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Disney and Pixar Studios are releasing an animated feature film that tries to answer the questions: Who am I and where am I from?

Regardless of your beliefs or their lack of them, these are difficult existential questions that we will grapple with at some point in our lives. But for the individual New York middle school teacher and musician Joe Gardner (voice of Jamie Foxx) it all happened very suddenly.

Joe teaches tape every day but performs on the piano at night. His mother Libba (Phylicia Rashad) runs her own business and says Joe needs to focus and stop wasting his time playing the piano in clubs. But the day Joe says it’s the best day of his life, he is hired by the famous Dorothea Williams (Angela Bassett) to play with her quartet. After his audition he makes a phone call, cannot see where he is going, and steps into a manhole.

When Joe wakes up, his body is gone and what appears to be his soul remains. He walks with tens of thousands of others in their monochrome “ghost suits” on a heavenly street towards the light. “He realizes he’s going to a place he’ll never return, so he turns and runs. He’s trying to get back into the world, into his life, because he’s not finished with what to do.

Off the streets of New York City, he’s now in what the ethereal counselors (“Jerries”) call “The Great Before,” where, according to the movie’s production notes, “new souls have their personalities, quirks, and interests before them.” Go earth. “Here Joe mentors a moody soul, 22 (Tina Fey), who has resisted going down to earth for generations because she doesn’t see the meaning of human life. “Is it really worth dying for all this life?” she asks when Joe lets her see the joys of his life and convinces her that life is worth living.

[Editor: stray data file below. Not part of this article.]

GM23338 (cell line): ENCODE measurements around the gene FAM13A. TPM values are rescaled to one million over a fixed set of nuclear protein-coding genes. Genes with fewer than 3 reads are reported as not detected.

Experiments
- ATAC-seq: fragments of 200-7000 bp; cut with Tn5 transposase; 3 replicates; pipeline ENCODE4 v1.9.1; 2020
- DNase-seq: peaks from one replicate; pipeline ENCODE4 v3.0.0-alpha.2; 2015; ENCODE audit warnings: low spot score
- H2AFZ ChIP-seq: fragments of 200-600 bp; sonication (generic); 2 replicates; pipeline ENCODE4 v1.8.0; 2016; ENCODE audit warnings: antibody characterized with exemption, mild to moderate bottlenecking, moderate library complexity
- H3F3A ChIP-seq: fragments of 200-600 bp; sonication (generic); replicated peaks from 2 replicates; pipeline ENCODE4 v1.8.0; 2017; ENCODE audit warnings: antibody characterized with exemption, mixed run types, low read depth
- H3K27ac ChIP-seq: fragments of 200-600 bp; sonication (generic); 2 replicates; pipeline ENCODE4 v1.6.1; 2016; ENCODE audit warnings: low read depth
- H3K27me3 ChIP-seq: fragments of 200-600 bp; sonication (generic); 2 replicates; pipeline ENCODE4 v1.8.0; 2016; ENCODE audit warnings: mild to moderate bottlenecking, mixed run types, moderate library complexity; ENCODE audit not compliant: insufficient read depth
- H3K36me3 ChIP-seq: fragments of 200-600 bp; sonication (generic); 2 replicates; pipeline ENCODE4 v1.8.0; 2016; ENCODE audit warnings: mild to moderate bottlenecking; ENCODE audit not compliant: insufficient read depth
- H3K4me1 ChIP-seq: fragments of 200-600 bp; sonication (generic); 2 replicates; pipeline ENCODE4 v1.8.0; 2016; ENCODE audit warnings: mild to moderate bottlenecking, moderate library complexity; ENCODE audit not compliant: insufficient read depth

In my interview with co-writer and director Pete Docter (“Inside Out”) and producer Dana Murray, they said the film deals with really big questions about the meaning of life.

Docter was “turning something 47 and got into some kind of midlife crisis, having spent my whole life making animated films and loving them and still doing it,” he said. “But I also asked myself, is that really all? I don’t feel like this fixed anything in my life. It’s not that I’m a happily content person now. So, I asked myself, am I doing something wrong? Am I, should I look elsewhere? The film is really an exploration of all of this. “

He also said that this has a downside: “There are a lot of people who have grown up feeling like I don’t know what to do with my life. “. I don’t know where to fit in and connect. 22 embodies this other aspect of people’s experience. “

Murray said the film doesn’t seek to answer life’s big questions, “rather, it tries to browse and explore to get people talking and thinking,” she said. “I don’t think we can really answer the meaning of life – but at least make a film to get people to talk about it. “

Here the film can excite some mature viewers and upset others, especially when it comes to philosophy and theology.

Murray stated that they researched many aspects of the meaning of life and interviewed different people, even shamans. And it shows. This beautiful animated film seems to take all kinds of worldviews about the meaning of life and merge them into a single one, without ever mentioning God – or angels who might represent the Jerries. Instead, the universe is responsible.

But as Docter made clear in his interview, they are investigating these questions and not trying to answer them. You want people to talk about the meaning of life and know that life is worth living.